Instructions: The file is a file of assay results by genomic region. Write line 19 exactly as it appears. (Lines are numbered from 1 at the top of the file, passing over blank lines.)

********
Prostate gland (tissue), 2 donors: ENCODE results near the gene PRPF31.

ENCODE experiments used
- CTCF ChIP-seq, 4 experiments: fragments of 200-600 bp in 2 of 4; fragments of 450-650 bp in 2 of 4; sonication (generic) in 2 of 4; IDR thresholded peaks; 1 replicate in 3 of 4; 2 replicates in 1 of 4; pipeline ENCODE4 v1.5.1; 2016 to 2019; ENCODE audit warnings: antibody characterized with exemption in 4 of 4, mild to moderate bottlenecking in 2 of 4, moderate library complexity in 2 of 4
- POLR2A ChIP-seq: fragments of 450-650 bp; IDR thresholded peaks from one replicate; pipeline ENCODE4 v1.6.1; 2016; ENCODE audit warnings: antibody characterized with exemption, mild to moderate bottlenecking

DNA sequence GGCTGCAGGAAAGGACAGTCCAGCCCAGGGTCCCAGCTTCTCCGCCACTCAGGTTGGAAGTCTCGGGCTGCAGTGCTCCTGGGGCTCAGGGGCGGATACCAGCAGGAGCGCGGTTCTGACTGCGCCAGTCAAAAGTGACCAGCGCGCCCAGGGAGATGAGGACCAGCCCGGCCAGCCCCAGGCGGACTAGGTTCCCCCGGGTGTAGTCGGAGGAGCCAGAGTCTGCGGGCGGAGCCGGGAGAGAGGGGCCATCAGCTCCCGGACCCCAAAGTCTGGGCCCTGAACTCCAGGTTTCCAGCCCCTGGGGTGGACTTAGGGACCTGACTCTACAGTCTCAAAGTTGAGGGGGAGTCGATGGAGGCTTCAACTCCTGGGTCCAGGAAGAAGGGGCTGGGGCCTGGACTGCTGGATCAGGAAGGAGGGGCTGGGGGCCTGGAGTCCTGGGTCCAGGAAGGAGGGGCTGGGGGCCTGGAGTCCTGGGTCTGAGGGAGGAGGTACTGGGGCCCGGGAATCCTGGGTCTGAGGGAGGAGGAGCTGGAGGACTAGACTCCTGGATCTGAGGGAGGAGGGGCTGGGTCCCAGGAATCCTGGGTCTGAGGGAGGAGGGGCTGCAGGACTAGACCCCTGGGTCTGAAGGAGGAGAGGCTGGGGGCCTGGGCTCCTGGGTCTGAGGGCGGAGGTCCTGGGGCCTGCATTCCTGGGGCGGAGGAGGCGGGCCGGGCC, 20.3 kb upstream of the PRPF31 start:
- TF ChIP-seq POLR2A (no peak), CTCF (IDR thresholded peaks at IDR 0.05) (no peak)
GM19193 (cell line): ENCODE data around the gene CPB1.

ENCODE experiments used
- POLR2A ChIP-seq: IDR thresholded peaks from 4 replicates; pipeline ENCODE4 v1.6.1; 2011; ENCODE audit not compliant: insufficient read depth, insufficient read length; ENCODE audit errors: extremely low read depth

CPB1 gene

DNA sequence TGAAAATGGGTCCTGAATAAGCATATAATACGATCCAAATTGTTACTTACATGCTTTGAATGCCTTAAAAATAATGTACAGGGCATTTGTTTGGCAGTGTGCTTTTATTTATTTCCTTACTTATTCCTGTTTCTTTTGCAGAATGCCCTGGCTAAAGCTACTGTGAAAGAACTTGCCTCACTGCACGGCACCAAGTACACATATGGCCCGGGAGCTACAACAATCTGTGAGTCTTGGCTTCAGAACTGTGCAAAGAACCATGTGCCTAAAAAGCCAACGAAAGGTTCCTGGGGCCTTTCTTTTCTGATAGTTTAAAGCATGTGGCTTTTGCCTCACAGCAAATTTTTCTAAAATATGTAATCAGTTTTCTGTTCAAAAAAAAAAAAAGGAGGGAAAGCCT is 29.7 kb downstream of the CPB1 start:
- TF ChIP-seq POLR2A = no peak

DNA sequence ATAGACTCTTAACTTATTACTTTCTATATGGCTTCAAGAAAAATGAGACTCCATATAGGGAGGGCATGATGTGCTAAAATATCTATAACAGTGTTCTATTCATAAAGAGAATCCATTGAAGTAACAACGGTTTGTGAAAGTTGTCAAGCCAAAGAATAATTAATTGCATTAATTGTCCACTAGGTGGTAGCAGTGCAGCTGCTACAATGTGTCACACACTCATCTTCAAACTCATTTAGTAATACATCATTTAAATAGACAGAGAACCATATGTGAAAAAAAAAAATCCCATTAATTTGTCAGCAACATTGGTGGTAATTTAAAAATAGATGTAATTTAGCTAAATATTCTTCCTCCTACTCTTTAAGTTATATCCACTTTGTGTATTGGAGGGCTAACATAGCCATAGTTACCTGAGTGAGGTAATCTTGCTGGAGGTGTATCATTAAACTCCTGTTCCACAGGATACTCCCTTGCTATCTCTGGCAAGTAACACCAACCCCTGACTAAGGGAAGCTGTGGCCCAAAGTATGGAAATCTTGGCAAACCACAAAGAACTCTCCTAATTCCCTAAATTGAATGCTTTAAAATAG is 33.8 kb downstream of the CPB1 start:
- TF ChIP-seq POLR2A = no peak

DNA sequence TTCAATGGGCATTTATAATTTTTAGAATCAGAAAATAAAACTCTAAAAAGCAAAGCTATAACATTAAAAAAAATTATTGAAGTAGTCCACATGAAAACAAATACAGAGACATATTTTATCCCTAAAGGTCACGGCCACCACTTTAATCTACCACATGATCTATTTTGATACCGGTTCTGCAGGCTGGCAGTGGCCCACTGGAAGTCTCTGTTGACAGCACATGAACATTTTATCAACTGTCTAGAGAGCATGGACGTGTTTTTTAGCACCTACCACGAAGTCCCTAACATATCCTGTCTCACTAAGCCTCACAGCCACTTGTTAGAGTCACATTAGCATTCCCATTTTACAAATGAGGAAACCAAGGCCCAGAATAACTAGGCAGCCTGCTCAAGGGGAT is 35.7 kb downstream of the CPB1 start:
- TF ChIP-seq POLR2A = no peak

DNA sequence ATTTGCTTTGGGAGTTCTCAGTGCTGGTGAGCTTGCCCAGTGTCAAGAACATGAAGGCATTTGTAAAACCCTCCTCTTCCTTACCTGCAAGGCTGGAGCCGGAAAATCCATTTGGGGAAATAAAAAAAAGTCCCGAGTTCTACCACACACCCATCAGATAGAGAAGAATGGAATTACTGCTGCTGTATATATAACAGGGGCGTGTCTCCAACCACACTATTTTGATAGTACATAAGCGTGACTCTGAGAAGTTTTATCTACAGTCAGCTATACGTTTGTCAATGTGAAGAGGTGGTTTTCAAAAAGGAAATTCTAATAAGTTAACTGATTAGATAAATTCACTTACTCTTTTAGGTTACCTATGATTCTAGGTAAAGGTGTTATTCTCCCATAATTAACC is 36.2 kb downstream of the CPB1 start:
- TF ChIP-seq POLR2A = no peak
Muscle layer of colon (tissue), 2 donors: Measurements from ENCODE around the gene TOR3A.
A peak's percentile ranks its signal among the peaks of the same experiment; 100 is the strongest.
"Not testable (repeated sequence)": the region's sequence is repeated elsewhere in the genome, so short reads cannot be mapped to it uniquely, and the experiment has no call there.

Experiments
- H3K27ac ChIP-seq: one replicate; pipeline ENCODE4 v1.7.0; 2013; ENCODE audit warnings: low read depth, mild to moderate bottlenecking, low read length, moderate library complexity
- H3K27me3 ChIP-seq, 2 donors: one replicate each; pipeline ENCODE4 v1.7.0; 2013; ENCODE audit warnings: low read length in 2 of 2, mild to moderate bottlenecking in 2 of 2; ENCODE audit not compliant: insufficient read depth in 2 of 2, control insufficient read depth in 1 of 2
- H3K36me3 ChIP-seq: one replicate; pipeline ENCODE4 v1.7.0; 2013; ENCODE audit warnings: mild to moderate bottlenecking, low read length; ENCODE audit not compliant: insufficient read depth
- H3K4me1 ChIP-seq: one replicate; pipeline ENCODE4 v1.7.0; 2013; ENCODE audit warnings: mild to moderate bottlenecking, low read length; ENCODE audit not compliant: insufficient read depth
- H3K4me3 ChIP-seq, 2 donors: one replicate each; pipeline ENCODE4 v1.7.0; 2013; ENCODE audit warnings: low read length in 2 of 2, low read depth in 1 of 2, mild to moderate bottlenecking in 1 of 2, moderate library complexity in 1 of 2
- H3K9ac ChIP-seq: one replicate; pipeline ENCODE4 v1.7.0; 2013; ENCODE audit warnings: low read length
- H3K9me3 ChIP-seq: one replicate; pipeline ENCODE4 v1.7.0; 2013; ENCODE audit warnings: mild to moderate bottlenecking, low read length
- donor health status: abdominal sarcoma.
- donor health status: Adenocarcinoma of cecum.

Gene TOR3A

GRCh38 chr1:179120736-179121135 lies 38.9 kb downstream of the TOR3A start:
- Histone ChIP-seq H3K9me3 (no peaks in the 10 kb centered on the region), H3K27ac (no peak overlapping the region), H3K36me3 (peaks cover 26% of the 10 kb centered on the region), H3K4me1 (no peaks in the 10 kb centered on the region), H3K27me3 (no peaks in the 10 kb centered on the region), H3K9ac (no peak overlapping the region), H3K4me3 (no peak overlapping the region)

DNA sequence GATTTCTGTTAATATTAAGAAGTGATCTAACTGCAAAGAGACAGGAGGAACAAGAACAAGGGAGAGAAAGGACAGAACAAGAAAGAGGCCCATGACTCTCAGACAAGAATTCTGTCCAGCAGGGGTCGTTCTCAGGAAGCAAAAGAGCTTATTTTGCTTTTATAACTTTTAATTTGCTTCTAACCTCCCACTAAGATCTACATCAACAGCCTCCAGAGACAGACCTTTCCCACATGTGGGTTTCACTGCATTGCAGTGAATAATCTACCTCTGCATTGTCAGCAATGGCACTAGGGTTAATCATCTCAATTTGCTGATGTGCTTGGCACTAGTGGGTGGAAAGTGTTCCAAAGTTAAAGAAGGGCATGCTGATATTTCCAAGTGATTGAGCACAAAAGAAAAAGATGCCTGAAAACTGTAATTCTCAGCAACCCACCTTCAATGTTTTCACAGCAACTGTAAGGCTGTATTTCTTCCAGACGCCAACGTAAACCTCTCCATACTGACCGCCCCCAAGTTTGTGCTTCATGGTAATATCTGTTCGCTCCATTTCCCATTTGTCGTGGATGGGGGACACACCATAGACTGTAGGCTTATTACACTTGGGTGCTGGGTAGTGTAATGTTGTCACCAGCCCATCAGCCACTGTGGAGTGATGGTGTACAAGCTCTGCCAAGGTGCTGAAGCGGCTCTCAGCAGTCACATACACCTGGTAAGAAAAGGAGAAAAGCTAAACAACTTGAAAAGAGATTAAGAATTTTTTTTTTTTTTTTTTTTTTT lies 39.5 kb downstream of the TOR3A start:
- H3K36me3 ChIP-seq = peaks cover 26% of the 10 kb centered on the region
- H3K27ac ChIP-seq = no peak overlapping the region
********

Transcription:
Muscle layer of colon (tissue), 2 donors: Measurements from ENCODE around the gene TOR3A.